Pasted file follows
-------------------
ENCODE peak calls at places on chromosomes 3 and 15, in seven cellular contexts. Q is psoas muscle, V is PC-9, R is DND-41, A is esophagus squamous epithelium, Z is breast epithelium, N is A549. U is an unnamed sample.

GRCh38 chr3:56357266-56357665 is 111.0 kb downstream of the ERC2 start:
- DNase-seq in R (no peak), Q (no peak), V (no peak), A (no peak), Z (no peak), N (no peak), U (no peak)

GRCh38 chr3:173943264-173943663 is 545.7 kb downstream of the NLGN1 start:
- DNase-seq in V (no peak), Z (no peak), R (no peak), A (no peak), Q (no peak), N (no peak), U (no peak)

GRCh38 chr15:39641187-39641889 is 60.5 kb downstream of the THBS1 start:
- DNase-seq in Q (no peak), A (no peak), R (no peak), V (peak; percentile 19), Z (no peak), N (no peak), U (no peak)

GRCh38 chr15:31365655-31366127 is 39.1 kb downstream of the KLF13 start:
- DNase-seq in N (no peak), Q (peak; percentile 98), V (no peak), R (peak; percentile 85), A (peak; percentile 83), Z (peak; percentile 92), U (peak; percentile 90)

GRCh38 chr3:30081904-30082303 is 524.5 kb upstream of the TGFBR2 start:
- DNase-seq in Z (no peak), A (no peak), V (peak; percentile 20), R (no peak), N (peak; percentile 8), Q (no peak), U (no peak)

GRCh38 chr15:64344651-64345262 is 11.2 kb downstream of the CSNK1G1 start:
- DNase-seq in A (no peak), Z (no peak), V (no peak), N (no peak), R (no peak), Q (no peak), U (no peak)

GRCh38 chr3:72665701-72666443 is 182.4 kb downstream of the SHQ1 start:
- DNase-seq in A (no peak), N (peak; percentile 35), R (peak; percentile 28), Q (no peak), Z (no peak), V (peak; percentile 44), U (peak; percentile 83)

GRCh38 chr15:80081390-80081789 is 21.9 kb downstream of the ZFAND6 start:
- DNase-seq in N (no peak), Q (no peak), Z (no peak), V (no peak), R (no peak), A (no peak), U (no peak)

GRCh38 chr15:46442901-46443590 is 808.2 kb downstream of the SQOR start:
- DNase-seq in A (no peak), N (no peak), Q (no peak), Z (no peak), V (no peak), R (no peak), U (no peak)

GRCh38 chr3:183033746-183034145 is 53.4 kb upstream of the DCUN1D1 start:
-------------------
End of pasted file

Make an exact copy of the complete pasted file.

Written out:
ENCODE peak calls at places on chromosomes 3 and 15, in seven cellular contexts. Q is psoas muscle, V is PC-9, R is DND-41, A is esophagus squamous epithelium, Z is breast epithelium, N is A549. U is an unnamed sample.

GRCh38 chr3:56357266-56357665 is 111.0 kb downstream of the ERC2 start:
- DNase-seq in R (no peak), Q (no peak), V (no peak), A (no peak), Z (no peak), N (no peak), U (no peak)

GRCh38 chr3:173943264-173943663 is 545.7 kb downstream of the NLGN1 start:
- DNase-seq in V (no peak), Z (no peak), R (no peak), A (no peak), Q (no peak), N (no peak), U (no peak)

GRCh38 chr15:39641187-39641889 is 60.5 kb downstream of the THBS1 start:
- DNase-seq in Q (no peak), A (no peak), R (no peak), V (peak; percentile 19), Z (no peak), N (no peak), U (no peak)

GRCh38 chr15:31365655-31366127 is 39.1 kb downstream of the KLF13 start:
- DNase-seq in N (no peak), Q (peak; percentile 98), V (no peak), R (peak; percentile 85), A (peak; percentile 83), Z (peak; percentile 92), U (peak; percentile 90)

GRCh38 chr3:30081904-30082303 is 524.5 kb upstream of the TGFBR2 start:
- DNase-seq in Z (no peak), A (no peak), V (peak; percentile 20), R (no peak), N (peak; percentile 8), Q (no peak), U (no peak)

GRCh38 chr15:64344651-64345262 is 11.2 kb downstream of the CSNK1G1 start:
- DNase-seq in A (no peak), Z (no peak), V (no peak), N (no peak), R (no peak), Q (no peak), U (no peak)

GRCh38 chr3:72665701-72666443 is 182.4 kb downstream of the SHQ1 start:
- DNase-seq in A (no peak), N (peak; percentile 35), R (peak; percentile 28), Q (no peak), Z (no peak), V (peak; percentile 44), U (peak; percentile 83)

GRCh38 chr15:80081390-80081789 is 21.9 kb downstream of the ZFAND6 start:
- DNase-seq in N (no peak), Q (no peak), Z (no peak), V (no peak), R (no peak), A (no peak), U (no peak)

GRCh38 chr15:46442901-46443590 is 808.2 kb downstream of the SQOR start:
- DNase-seq in A (no peak), N (no peak), Q (no peak), Z (no peak), V (no peak), R (no peak), U (no peak)

GRCh38 chr3:183033746-183034145 is 53.4 kb upstream of the DCUN1D1 start: